FIG. 3 illustrates the bronchus of FIG. 1 in which the smooth muscle 14 hypertrophied and increased in thickness causing the airway diameter to be reduced from the diameter D1 to a diameter D3.

In any case, the smooth muscle tissue 14 is responsible for constriction of the airways. As noted herein, the adverse affects of excessive airway constriction may be alleviated by directly inactivating or deactivating the function of the airway smooth muscle.

The airway smooth muscle relies upon the bronchial vasculature for its blood supply. Therefore, any altering of the blood supply in the bronchial system significantly affects the airway smooth muscle as compared to the remaining airway wall or bronchial tissue. Because of this, the airway smooth muscle's blood supply may be treated so that the effects of the treatment are acceptably limited to the airway smooth muscle. Furthermore, the blood-air exchange function of the alveoli (the most distal portion of the airway that provides a gas exchange function), relies upon a separate vasculature network. So any actions taken on the bronchial vasculature may be controlled so that they will have little or no effect upon the remaining circulatory system, including the pulmonary vasculature.

FIG. 4 is a representative illustration of the lungs 2, airways 4, pulmonary arteries 6, pulmonary veins 8, and bronchial veins and arteries 22. To deliver the treatment in accordance with the teachings described herein, a treatment location is selected. Generally, the bronchial arteries 22 run within the airway wall. It is noted that the location or treatment site may be selected either from sensing within the airway 4 (e.g., via Doppler sensing), external means by any mode of non-invasive detection, and/or by any other means of locating an acceptable site to provide the treatment.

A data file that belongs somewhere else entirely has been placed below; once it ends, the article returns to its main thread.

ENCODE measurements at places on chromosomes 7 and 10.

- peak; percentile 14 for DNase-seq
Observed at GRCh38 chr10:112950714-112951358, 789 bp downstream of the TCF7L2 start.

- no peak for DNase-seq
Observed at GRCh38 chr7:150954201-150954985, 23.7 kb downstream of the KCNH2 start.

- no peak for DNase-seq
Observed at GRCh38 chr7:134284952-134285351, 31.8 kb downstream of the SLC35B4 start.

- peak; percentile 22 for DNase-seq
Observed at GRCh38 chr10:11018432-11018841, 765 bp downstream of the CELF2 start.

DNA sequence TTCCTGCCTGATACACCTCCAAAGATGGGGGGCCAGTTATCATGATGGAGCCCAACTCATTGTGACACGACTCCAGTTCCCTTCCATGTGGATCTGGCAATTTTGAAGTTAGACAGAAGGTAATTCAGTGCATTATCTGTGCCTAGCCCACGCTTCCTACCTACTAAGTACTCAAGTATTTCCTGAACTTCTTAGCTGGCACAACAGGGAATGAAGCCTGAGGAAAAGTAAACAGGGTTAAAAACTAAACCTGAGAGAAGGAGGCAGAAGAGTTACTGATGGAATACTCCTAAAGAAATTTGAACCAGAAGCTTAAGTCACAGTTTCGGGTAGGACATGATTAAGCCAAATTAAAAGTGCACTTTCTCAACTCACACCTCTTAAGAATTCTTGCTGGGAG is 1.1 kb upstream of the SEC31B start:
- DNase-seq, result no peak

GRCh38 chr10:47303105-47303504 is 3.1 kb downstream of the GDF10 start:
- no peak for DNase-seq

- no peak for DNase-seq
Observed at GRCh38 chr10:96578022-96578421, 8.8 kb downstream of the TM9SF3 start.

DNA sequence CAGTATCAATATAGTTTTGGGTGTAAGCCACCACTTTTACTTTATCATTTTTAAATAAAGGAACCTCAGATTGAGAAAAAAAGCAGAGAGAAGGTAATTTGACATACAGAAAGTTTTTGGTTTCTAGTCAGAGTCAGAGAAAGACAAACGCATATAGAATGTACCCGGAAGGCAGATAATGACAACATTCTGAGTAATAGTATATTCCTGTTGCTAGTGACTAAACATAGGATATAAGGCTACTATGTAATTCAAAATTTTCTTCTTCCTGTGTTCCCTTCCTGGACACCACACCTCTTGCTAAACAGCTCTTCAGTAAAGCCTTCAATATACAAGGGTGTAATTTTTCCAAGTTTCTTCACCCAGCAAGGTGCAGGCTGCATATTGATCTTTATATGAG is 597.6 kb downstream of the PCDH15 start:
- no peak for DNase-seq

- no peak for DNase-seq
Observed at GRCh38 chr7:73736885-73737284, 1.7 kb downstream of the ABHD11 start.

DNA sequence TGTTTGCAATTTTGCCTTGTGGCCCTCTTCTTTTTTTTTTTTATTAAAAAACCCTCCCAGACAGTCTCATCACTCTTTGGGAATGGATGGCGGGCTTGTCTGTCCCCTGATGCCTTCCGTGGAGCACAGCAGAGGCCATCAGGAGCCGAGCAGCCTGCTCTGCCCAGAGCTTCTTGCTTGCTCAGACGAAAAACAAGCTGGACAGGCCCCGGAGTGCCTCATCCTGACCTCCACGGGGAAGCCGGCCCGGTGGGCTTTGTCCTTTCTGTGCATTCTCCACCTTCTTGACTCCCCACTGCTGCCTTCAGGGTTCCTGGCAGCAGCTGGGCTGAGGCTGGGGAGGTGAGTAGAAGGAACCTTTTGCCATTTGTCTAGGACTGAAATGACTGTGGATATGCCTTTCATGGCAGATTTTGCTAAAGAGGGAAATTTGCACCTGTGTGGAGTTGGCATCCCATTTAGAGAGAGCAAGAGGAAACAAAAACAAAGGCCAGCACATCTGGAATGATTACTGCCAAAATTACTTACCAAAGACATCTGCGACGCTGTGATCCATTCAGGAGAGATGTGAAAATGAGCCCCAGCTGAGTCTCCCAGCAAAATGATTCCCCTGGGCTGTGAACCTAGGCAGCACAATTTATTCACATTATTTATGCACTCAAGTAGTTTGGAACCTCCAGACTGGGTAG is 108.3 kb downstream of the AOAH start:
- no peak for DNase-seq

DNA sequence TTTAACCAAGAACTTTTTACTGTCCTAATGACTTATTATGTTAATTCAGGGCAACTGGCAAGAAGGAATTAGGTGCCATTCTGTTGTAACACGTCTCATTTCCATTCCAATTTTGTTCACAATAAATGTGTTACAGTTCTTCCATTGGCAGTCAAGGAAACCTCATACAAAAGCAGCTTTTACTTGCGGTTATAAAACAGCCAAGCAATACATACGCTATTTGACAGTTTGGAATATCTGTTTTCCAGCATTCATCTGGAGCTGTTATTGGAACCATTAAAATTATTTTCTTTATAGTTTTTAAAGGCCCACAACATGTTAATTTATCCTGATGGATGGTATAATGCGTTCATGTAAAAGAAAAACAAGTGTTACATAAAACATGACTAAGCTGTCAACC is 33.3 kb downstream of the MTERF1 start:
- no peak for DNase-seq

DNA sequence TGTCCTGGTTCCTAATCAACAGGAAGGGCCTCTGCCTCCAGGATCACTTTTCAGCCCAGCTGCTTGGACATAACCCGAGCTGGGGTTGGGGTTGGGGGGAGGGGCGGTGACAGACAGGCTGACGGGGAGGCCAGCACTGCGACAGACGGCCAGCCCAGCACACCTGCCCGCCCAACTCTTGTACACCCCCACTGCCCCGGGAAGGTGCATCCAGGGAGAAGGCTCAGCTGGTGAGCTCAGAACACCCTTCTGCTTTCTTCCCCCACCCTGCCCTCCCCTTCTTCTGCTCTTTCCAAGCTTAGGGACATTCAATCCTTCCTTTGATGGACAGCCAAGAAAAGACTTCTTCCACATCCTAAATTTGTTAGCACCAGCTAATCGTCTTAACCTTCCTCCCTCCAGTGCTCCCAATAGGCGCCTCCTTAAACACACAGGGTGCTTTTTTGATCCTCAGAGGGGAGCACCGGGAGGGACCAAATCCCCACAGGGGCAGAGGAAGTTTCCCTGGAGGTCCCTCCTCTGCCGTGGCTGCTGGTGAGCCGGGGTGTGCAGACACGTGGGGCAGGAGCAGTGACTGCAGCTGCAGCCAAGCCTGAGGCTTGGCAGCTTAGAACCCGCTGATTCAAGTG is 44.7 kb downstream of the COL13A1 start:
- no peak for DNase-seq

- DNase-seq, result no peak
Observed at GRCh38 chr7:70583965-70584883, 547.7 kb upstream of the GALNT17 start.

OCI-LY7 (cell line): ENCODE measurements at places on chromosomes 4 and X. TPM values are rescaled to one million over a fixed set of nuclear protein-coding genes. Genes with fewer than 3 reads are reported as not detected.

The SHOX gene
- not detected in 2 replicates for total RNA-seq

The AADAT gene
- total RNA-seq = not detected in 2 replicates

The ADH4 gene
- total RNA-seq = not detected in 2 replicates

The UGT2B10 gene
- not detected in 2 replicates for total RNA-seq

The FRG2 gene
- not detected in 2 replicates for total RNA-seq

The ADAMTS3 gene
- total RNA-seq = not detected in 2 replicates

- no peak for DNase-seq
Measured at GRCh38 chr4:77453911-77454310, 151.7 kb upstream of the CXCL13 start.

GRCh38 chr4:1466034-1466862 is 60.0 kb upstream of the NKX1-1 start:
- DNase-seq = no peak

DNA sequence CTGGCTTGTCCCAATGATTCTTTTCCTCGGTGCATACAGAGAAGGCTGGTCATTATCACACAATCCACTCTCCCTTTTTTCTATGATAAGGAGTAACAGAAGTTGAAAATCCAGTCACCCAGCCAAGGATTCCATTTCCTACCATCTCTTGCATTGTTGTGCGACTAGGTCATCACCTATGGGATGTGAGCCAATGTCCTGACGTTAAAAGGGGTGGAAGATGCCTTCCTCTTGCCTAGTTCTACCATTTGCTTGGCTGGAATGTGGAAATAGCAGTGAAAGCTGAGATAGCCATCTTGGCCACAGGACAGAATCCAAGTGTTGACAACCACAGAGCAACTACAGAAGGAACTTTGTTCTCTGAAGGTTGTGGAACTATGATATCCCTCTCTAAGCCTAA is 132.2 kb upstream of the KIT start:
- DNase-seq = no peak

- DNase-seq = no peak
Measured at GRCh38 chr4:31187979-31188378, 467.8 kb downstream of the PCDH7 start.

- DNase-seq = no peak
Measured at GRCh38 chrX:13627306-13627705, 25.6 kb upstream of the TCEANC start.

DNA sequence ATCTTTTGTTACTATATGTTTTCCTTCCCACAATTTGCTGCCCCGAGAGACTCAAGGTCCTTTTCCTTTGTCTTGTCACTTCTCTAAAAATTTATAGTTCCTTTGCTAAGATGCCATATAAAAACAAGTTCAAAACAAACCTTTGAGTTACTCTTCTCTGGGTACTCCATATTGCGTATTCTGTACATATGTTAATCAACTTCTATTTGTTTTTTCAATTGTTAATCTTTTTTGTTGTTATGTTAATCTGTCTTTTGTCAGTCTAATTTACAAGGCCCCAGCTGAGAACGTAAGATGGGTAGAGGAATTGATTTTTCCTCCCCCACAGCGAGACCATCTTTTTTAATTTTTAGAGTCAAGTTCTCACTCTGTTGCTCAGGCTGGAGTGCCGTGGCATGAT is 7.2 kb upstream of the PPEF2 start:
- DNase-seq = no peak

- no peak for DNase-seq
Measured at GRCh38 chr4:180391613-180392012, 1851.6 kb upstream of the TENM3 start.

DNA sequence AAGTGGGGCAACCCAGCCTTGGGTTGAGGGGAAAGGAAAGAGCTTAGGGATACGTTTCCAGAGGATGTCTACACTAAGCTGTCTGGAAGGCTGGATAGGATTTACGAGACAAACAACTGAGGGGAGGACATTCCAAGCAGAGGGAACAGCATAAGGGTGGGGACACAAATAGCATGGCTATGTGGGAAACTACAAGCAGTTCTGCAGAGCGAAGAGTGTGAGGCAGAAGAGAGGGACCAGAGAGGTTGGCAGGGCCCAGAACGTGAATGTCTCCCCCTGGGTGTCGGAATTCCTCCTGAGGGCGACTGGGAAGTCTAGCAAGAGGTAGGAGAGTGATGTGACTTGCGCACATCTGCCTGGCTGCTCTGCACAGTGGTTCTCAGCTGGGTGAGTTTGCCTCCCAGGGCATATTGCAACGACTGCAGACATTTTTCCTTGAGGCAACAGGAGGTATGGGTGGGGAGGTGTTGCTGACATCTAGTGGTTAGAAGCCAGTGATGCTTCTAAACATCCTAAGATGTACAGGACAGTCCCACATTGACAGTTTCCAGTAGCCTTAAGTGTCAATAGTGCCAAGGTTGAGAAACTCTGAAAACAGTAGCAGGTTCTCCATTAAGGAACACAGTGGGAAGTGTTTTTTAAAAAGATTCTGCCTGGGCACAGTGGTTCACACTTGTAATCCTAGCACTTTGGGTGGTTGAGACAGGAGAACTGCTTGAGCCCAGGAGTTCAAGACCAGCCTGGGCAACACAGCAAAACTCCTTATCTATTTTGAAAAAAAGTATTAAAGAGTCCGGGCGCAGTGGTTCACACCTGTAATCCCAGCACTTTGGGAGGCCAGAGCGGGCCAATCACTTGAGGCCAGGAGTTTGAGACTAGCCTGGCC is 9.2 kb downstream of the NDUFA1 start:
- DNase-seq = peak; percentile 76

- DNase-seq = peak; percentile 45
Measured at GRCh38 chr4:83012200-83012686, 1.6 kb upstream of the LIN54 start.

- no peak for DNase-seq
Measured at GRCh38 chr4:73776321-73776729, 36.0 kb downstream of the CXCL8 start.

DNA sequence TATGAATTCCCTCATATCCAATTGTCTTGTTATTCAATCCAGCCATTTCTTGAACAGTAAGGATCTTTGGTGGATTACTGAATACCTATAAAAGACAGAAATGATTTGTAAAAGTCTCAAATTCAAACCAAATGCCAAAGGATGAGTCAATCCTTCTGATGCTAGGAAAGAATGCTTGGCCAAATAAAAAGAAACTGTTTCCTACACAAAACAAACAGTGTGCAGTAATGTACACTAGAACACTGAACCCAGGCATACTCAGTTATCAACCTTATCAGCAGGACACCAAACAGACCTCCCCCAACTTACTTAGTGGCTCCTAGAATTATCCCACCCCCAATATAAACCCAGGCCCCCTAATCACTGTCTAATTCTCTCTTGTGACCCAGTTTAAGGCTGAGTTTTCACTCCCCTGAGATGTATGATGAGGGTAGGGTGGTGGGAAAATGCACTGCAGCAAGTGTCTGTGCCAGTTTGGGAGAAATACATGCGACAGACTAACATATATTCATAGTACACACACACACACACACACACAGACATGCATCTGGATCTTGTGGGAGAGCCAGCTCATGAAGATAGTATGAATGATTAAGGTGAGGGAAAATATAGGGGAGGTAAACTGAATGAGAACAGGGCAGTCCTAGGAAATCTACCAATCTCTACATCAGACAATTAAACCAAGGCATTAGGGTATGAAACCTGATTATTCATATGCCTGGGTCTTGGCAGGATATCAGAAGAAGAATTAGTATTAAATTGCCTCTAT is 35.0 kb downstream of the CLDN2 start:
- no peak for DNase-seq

FIG. 4 also illustrates a variation of the treatment where a catheter 40 advances into the airways. The catheter 40 may be equipped to perform the procedure as discussed herein. By advancing the catheter 40 through the airways, the treatment may be delivered to the bronchial artery without having to puncture the pleura.

FIG. 5 shows a representation of an airway 4 terminating into the alveolus 3. As shown, the airway 4 includes a bronchial artery 6 and a bronchial vein 8 running exterior to the lumen of the airway. As illustrated, the bronchial arteries and veins 6 and 8 run externally along either side of the main bronchus and follow the branching of the airways 4. The location of the bronchial artery 6 allows for any number of modes of detection (e.g., Doppler, thermal, etc.) to locate a possible treatment site.

The treatment described herein may be provided via a minimally invasive approach. For example, a medical practitioner advances a treatment device 40 (e.g., a bronchoscope carrying a catheter, a catheter, etc.) into the airways 4. Alternatively, or in combination, the medical practitioner may apply the treatment from outside the body through injection, or even oral administration. Some variations of the treatment described herein allow for treatment of the airway smooth muscle tissue, which is located in a considerable number of airways, could be applied in a single or relatively few locations (e.g., one or more sites in the bronchial arteries.) This advantage allows for treatment at relatively few sites as opposed to having to treat the entire (or considerable portion) of the bronchial network.

In one variation of the treatment, the medical practitioner injects an agent into the bronchial artery or arteries 6 supplying the airways 4. As noted above, the agent affects the blood supplied to the smooth muscle tissue within the airway. In turn, the agent reaches the smooth muscle tissue to deactivate, kill or impair the function of the smooth muscle tissue. As a result, the inability of the smooth muscle tissue to constrict the airways improves the breathing condition of the patent (e.g., in cases of an asthma attack.)